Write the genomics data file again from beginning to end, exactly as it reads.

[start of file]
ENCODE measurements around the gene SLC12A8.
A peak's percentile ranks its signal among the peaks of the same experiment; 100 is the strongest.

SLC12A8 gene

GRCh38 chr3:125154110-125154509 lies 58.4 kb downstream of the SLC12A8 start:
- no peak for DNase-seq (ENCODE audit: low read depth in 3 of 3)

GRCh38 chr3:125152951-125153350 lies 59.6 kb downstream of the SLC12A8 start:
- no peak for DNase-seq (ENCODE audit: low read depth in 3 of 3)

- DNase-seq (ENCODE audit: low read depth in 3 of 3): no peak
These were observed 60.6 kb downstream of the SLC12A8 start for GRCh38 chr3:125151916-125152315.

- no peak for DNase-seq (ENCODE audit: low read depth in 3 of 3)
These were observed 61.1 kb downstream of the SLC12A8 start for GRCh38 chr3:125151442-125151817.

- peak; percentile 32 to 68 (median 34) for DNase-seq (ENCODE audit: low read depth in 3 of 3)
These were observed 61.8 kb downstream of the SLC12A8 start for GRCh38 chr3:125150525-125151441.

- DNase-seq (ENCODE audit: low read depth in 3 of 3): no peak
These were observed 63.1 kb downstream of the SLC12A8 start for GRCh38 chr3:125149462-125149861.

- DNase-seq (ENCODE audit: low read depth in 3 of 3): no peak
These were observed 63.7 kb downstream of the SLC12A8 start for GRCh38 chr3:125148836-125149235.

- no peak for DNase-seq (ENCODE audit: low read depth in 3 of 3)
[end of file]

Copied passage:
ENCODE measurements around the gene SLC12A8.
A peak's percentile ranks its signal among the peaks of the same experiment; 100 is the strongest.

SLC12A8 gene

GRCh38 chr3:125154110-125154509 lies 58.4 kb downstream of the SLC12A8 start:
- no peak for DNase-seq (ENCODE audit: low read depth in 3 of 3)

GRCh38 chr3:125152951-125153350 lies 59.6 kb downstream of the SLC12A8 start:
- no peak for DNase-seq (ENCODE audit: low read depth in 3 of 3)

- DNase-seq (ENCODE audit: low read depth in 3 of 3): no peak
These were observed 60.6 kb downstream of the SLC12A8 start for GRCh38 chr3:125151916-125152315.

- no peak for DNase-seq (ENCODE audit: low read depth in 3 of 3)
These were observed 61.1 kb downstream of the SLC12A8 start for GRCh38 chr3:125151442-125151817.

- peak; percentile 32 to 68 (median 34) for DNase-seq (ENCODE audit: low read depth in 3 of 3)
These were observed 61.8 kb downstream of the SLC12A8 start for GRCh38 chr3:125150525-125151441.

- DNase-seq (ENCODE audit: low read depth in 3 of 3): no peak
These were observed 63.1 kb downstream of the SLC12A8 start for GRCh38 chr3:125149462-125149861.

- DNase-seq (ENCODE audit: low read depth in 3 of 3): no peak
These were observed 63.7 kb downstream of the SLC12A8 start for GRCh38 chr3:125148836-125149235.

- no peak for DNase-seq (ENCODE audit: low read depth in 3 of 3)